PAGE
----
Friday, September 14, 2012

Success in Assertiveness!

One character flaw I've gone on at length about myself is my past meekness. I tend to be overly quiet, far too hesitant to share my views, and just overall not out there in the intellectual arena. It bothered me because it stands in the way of developing meaningful friendships the way I want to develop them and being a positive influence on others as I want to be. However, these past few days I've had quite the success with being more assertive, and the primary lesson I've learned is that if you want to ultimately embody an idea or ideal, then you have to do it continuously in action, no other means possible.

The number one obstacle preventing me from developing my assertiveness was the belief that I could somehow mentally prime myself all the way to the end result. In other words, that I could somehow continually repeat the desirable attributes to myself over and over again, and all the factors present, including why my fears were irrational, and somehow through that process alone I'd become assertive. Months of mentally priming myself that way have failed to accomplish anything, as I remained as fearful and near-meek as ever.

While contemplating aloud in my car on the way to work a few days ago I realized that there is no substitute for actual action. What I really needed to do was make concrete what being assertive meant in practice, and then simply practice it! I corrected my posture, did a few voice exercises -- I tend to hit soft pitches when nervous -- held my head upright, and spoke honestly while keeping in mind that my fear of repercussion was baseless. It worked! I actually felt more confident, and gradually my fears of hostility faded away. There's still some work to be done, but I'm finally making progress on this goal I've been talking about for months.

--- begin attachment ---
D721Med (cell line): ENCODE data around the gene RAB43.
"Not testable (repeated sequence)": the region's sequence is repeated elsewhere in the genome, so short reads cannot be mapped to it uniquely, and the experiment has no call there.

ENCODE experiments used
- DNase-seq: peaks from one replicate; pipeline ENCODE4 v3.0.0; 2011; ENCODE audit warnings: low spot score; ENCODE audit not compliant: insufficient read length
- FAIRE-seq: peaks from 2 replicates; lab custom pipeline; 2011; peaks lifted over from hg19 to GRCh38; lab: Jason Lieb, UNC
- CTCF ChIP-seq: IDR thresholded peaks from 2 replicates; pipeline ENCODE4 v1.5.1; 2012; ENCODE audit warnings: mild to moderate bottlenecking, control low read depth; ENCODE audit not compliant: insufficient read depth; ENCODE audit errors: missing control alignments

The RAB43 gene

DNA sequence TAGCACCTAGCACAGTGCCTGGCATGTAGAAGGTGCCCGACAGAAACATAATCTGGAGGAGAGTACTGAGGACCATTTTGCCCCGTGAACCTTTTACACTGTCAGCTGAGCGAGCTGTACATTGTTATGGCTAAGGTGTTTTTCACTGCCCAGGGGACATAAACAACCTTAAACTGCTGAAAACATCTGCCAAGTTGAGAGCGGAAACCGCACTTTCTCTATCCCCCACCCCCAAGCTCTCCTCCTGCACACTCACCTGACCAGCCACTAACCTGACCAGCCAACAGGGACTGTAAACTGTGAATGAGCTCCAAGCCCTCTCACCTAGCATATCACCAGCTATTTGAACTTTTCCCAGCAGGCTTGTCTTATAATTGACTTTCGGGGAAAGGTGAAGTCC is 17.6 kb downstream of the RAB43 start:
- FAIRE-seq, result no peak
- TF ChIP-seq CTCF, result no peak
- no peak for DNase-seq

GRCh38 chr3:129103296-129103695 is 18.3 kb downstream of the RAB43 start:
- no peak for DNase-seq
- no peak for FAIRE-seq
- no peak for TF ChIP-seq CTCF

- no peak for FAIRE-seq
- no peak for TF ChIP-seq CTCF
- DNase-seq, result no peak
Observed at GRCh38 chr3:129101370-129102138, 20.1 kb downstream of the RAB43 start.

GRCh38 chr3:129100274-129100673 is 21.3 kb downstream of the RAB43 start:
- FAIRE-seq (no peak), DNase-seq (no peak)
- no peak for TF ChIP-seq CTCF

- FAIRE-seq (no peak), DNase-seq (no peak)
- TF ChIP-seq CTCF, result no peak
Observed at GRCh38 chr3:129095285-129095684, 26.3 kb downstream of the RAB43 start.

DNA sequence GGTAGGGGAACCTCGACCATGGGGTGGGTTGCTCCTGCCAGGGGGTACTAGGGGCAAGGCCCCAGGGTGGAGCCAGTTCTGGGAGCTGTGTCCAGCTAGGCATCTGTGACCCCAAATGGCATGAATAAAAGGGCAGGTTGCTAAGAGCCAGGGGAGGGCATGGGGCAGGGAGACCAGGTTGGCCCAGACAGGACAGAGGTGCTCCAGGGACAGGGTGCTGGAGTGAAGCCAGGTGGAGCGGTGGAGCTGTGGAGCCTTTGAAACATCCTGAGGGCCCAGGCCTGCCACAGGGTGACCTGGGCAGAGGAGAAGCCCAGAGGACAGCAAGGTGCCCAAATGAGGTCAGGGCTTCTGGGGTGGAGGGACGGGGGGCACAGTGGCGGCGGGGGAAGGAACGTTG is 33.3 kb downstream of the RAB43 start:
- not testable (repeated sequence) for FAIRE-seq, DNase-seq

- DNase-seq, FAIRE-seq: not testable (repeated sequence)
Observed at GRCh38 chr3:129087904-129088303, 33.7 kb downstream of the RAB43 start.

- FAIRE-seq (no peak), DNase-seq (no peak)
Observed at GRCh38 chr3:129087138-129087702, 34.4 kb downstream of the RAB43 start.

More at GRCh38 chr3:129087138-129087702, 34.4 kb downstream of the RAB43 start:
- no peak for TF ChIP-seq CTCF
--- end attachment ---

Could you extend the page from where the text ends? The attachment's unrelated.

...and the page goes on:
Now I know that while good ideas are certainly necessary precursors to meaningful action, they still aren't substitutes for meaningful action. I could practice in my head all day what assertiveness means; it'll hardly amount to anything until I actually *put to action* the visualizations in my head. In other words, I can't sit home "intending" all day; intentions must be put to action in order to amount to anything.

It may seem small, but I find this an important thing to reflect upon because it's actual material proof that I can cite that means ideas put to practice regularly will eventually alter your character, regardless of your feelings at the beginning. So many of my goals . . . such as writing on this blog regularly . . . have been pushed back because I keep trying to mentally prime or "intend" my way to the end result as if it'll happen on it's own, because I continually get disappointed that, once I do attempt an action, I find that my emotions aren't in line with my ideas as I'd like them to be, and consequently get dissuaded, weaken my attempts, or give up altogether. Such as the case with my desire for assertiveness: I thought all the mental priming would naturally make the discomfort melt away before I actually began practicing the traits, so I fell back into old habits when I was disappointed to find that my discomfort persisted. A short little effort to push through it in practice has offered me the proof I needed, and the motivation I've wanted to push harder at other goals.

The motivation spawning is the most important aspect, as too often do feelings of discomfort cause me to give up, as I've taken them as evidence that no actual progress is occurring in my efforts. To the contrary, they are the very proof that changes are occurring, since I'm doing something new which my body and character must adapt to.

From now on I'll use this evidence as refutement to my irrational ways of these last few years, to fuel a motivation to take my goals much more seriously from now on, rather than the foolishly relaxed attitude I've had.

I don't know when I'll exercise that energy in the direction of being a more serious writer on here though, so be patient with me.

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